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What are the construction rules for a Formula 1 race car?

asked 2016-05-29 20:18:51 -0500

Conrad_Marr gravatar image

Are there restrictions on materials used?

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answered 2016-05-29 20:19:37 -0500

Johann Heun gravatar image

Car construction and Crash testing

What the technical regulations say:

The construction of Formula One cars and the materials used are strictly controlled by the regulations to maximise their safety. The main structure of the car comprises a safety cell which contains the cockpit plus the flexible fuel cell, which is housed immediately behind (but separated from) the driver. This safety cell must meet minimum size requirements and must have an impact-absorbing structure immediately in front of it. The design of the car must also include additional impact-absorbing structures at the rear, behind the gearbox, and on the flanks of the car. Both sides of the survival cell feature anti-intrusion panels made from Zylon. These extend upwards from the bottom of the chassis to the rim of the cockpit and alongside the driver’s head. The car must have two roll structures to protect the driver in the event of the car overturning. One must be immediately behind the driver’s head, the other at the front of the cockpit, immediately ahead of the steering wheel.

Every survival cell must incorporate three FIA supplied transponders for identification purposes. These transponders must be a permanent part of the survival cell. Article 15.4.1 of the 2016 FIA Technical Regulations The car and its survival cell must pass several strict impact, roll and static load tests before it is allowed to take to the track. The tests must be carried out under FIA guidelines and in the presence of an FIA technical delegate.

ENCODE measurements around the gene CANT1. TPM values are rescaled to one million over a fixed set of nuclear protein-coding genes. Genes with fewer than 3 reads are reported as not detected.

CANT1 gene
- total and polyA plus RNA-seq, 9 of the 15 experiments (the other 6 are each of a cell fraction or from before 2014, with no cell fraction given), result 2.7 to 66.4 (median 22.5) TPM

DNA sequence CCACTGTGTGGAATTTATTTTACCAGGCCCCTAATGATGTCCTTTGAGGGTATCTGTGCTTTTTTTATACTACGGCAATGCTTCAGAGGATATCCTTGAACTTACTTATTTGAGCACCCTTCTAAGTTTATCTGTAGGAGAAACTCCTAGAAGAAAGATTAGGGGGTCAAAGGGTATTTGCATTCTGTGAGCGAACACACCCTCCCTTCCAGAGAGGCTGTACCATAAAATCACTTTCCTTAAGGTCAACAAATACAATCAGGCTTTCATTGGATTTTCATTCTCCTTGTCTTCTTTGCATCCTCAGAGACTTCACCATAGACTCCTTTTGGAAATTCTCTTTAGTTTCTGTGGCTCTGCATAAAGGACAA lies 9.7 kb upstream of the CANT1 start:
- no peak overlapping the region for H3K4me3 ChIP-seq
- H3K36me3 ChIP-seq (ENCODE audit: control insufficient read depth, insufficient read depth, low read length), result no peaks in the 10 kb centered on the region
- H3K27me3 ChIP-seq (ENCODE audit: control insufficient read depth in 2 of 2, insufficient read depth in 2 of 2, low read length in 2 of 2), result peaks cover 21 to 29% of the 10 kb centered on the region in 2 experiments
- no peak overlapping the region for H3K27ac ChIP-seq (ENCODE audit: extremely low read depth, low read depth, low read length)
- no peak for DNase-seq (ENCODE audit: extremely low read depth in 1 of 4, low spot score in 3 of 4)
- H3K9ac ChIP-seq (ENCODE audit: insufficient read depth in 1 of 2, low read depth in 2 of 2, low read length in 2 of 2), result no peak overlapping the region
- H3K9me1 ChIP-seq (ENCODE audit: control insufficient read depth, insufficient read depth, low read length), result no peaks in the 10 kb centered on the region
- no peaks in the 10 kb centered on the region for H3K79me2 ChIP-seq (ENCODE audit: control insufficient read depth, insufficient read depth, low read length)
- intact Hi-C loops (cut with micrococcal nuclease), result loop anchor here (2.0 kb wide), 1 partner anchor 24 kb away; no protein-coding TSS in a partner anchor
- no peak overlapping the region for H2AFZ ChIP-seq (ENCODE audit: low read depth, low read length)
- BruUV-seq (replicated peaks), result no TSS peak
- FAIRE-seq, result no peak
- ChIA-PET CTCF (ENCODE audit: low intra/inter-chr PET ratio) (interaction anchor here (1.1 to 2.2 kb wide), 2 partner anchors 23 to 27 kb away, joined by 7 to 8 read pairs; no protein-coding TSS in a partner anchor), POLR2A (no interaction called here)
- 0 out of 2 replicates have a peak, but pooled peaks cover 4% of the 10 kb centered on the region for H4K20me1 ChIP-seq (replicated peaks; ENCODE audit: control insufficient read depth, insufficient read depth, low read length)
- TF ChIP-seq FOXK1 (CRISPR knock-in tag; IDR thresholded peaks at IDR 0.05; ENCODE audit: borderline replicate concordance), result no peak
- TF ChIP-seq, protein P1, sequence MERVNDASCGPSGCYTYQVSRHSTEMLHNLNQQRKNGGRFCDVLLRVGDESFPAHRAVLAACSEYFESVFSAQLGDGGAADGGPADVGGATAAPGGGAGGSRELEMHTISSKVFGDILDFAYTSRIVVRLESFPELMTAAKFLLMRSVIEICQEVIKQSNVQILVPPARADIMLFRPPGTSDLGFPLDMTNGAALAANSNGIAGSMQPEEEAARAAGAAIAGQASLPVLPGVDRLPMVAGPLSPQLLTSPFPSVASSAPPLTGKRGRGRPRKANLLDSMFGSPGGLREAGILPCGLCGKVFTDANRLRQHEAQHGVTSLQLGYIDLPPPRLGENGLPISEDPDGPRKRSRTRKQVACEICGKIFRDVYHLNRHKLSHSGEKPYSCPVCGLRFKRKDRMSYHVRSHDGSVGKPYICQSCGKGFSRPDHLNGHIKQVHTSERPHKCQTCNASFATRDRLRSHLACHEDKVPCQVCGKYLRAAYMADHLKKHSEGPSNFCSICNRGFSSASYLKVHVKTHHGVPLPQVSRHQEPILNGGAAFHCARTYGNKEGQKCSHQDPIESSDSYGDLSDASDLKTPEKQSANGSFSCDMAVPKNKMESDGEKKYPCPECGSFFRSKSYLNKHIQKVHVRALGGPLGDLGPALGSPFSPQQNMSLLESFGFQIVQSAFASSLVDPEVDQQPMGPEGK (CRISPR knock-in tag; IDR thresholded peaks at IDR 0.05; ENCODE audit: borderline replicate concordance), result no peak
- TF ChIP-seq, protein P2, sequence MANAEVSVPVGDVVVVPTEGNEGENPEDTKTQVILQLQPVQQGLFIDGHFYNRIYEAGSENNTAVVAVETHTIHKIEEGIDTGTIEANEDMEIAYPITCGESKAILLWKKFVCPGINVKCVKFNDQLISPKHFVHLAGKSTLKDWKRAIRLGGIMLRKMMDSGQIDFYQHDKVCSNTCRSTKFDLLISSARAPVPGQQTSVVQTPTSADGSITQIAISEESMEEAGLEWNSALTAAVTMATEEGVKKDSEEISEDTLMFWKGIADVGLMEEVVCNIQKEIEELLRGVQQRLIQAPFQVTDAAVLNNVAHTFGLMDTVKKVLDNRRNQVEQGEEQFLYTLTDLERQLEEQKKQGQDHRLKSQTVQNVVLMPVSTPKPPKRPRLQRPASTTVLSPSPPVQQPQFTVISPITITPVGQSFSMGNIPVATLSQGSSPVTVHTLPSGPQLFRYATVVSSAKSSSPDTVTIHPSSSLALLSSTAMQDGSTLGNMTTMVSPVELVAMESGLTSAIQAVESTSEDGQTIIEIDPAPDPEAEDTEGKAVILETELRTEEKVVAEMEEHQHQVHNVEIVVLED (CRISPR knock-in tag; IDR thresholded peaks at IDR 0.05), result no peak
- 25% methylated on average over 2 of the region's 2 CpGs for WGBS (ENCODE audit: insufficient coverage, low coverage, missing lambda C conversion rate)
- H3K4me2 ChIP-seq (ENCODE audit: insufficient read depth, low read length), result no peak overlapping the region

Front, side and rear impact tests focus on the car’s survival cell, which must be left undamaged by the impacts. All structural damage must be limited to the car’s impact absorbing structures, for example, the sidepods, the nose etc.

The car’s steering column must also pass an impact test, which simulates the unlikely event of a driver’s head striking the steering wheel. The column itself must deform to absorb the majority of the impact and the wheel’s quick release mechanism must not be damaged.

In addition to impact tests, the survival cell that houses the driver must also pass static load tests to ensure that the structure of the car meets minimum strength requirements.

The areas subject to static load testing include the fuel tank floor, the cockpit floor, the cockpit rim, the cockpit sides, the nose, the side impact structure and the rear impact structure.

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Asked: 2016-05-29 20:18:51 -0500

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Last updated: May 29 '16